Those of us who have lived close to the development of the modern computer through gestation and infancy have been drawn from a wide variety of professional fields, music being one of them. We have noticed the growing communication among intellectual disciplines that takes place around the computer. We have welcomed it, because it has brought us into contact with new worlds of knowledge—has helped us combat our own multiple-cultures isolation. This breakdown of old disciplinary boundaries has been much commented upon, and its connection with computers and the information sciences often noted.

      Simon, Herbert A. (1996-09-26). The Sciences of the Artificial (MIT Press) (p. 137). The MIT Press.

      I believe that the early days of computing were interdisciplinary and multi-cultural. What Simon did not foresee was the development of a unique technology-centric culture. Whenever there are groups of people, they establish sets of value and construct culture.

      Reply
      • 3. alanone1  |  June 27, 2016 at 10:30 am

        Hi Mark

        I do highly suspect that the difference is cultural.

        I recall reading years ago about a study of blue collar culture in the UK in the 50s that excluded race: it looked at Caucasians only. One of the reasons for the study was to try to discover the surprising lack of “upward mobility” out of this class, given the new opportunities. The study seemed to show that it was the culture itself that was the cause — for a variety of reasons, including punishments, threats of ostracizing, and general “tribal pulls”, etc.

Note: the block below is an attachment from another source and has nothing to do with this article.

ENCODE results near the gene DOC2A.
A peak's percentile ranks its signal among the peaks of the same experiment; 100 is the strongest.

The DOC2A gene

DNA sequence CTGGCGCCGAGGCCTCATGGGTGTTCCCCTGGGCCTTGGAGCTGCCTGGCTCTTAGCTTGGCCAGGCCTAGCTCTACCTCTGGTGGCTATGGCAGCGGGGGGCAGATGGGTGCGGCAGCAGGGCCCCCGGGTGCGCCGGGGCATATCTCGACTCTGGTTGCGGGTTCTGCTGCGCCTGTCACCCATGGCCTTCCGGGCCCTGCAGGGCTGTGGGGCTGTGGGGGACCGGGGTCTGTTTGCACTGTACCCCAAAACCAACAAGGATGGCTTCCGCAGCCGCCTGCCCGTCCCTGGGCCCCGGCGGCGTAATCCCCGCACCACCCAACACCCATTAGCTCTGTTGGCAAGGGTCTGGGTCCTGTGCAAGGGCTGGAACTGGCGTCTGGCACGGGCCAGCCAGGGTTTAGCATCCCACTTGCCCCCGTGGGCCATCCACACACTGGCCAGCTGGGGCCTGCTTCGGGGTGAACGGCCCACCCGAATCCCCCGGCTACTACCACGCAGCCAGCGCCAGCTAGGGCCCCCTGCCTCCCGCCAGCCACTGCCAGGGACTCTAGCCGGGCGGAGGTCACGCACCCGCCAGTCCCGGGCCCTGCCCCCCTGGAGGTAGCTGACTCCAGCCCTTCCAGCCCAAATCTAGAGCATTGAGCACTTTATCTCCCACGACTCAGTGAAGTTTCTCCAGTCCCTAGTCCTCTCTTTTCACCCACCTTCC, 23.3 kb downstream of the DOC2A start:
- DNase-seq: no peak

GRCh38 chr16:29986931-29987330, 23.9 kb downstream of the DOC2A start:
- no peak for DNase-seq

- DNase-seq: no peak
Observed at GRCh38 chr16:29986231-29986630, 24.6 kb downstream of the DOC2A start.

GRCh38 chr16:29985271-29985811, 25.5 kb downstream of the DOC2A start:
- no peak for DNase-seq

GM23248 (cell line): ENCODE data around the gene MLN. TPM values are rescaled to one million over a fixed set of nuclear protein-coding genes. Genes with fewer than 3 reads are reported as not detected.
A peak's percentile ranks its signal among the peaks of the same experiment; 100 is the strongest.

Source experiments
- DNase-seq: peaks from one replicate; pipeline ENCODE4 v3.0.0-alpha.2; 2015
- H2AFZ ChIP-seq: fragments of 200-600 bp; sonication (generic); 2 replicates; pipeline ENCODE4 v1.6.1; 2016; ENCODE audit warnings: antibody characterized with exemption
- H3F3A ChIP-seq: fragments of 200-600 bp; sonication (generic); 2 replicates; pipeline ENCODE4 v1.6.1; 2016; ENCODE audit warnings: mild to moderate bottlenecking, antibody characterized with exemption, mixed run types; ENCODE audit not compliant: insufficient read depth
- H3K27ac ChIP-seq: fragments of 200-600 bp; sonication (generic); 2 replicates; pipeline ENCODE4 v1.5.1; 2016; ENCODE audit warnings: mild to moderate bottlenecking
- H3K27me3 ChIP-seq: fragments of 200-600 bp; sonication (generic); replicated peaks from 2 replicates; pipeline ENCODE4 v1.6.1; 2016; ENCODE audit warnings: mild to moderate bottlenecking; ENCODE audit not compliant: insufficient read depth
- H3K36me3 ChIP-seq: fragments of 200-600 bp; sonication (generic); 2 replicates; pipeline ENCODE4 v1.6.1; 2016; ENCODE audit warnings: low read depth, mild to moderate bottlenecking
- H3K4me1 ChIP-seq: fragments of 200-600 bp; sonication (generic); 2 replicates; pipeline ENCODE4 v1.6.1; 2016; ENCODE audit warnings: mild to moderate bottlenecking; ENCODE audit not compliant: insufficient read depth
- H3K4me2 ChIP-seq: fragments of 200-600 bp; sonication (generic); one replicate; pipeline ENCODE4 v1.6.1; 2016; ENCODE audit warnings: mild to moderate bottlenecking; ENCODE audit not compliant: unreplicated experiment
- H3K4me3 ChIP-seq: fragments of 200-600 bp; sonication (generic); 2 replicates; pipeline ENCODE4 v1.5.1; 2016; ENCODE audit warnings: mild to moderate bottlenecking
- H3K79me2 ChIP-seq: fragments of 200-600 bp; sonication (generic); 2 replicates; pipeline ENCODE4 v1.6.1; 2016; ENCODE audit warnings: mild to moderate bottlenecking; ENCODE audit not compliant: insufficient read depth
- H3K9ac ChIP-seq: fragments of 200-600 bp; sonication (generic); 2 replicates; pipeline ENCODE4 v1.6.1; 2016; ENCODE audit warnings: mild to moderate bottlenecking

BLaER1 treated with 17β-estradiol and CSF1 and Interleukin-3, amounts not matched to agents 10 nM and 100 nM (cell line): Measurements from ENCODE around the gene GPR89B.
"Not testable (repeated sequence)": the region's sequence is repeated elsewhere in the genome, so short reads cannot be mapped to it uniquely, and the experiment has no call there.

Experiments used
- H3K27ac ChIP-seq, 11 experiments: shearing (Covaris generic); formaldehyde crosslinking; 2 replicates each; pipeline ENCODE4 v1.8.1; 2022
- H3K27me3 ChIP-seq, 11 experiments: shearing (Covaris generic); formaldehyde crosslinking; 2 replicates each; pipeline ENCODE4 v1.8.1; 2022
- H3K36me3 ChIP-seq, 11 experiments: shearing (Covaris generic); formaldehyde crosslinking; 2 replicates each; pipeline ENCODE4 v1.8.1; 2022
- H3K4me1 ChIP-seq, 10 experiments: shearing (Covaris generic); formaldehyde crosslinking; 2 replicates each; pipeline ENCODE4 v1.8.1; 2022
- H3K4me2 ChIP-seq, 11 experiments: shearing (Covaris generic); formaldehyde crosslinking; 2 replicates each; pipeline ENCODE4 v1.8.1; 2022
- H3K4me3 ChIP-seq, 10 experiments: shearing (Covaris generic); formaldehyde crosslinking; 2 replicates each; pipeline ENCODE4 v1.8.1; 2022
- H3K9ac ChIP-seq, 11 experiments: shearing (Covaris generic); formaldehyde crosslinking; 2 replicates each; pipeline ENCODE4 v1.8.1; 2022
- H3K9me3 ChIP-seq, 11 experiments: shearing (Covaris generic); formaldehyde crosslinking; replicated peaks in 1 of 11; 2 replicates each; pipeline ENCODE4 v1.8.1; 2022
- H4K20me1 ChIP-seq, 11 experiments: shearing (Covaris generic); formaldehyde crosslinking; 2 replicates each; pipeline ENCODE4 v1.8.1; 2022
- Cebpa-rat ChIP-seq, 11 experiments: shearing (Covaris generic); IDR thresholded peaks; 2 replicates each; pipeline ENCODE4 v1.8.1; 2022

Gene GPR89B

I’ve seen more recent studies — similarly race-free — comparing Caribbean immigrants to NYC vs the indigenous culture.

        Anecdotally, when I lived in NYC in the 50s (in Queens), the cultural surround was “white”: almost all blue collar Irish Catholic, with perhaps 10% Jewish (2nd gen families from WWII and older gen families from early 20th century), and a tiny smattering of “other” (I was part of “other”). It would be hard to come up with two more different approaches to pretty much everything than the two main cultures — the Jewish culture was very much more like the old NE culture I came from — in the sense of “books and art” and “become educated!” etc — and pretty much all my friends wound up coming from the Jewish culture.